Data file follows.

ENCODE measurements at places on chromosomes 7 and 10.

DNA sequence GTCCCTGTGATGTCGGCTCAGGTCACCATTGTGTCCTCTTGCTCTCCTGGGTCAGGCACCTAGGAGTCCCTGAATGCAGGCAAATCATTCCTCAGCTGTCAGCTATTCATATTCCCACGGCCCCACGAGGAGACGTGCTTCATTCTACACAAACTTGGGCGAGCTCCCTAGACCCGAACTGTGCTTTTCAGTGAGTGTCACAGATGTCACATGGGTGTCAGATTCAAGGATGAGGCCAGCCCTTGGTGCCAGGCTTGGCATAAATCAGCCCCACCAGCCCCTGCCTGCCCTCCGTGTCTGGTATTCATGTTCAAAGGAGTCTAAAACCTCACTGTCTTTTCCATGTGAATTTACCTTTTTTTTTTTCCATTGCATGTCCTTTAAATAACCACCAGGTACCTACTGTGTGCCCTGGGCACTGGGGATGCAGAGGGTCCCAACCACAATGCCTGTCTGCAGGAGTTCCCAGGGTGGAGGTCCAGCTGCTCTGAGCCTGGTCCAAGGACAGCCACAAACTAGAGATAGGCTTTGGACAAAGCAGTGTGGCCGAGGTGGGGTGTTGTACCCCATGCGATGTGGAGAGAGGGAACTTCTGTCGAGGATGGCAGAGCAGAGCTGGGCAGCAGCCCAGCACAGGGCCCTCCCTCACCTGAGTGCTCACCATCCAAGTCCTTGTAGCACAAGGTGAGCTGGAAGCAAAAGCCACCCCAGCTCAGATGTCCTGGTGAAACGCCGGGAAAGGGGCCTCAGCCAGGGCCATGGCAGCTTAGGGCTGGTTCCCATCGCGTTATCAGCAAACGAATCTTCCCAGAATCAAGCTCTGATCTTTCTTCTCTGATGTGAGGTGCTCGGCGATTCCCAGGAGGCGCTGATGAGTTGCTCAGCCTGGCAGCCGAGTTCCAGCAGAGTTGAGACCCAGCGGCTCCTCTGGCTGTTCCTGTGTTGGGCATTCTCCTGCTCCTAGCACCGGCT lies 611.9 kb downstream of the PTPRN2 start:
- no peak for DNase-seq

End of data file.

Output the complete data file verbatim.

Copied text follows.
ENCODE measurements at places on chromosomes 7 and 10.

DNA sequence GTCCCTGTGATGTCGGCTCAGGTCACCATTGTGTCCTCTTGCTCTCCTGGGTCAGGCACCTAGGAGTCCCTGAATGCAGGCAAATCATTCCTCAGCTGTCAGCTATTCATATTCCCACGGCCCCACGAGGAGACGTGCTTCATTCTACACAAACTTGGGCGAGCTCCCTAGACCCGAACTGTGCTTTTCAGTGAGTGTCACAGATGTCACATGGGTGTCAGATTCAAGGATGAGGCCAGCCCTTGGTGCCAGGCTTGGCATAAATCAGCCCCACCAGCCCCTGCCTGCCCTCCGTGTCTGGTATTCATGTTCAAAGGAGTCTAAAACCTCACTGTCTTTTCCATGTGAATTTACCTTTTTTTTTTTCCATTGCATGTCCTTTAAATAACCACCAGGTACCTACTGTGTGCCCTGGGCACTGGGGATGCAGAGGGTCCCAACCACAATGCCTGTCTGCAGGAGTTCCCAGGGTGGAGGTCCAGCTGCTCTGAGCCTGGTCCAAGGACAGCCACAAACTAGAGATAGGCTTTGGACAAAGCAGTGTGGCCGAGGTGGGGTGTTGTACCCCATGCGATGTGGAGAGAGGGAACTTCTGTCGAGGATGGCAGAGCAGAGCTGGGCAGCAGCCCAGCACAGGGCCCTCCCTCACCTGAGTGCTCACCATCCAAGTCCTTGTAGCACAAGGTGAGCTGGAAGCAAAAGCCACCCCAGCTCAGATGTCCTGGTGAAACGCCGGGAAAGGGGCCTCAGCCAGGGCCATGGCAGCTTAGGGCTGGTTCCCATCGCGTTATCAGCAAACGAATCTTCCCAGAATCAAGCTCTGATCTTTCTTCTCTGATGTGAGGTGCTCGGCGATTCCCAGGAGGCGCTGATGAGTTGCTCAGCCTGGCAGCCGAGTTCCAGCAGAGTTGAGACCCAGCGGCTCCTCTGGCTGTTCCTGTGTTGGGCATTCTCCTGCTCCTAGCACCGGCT lies 611.9 kb downstream of the PTPRN2 start:
- no peak for DNase-seq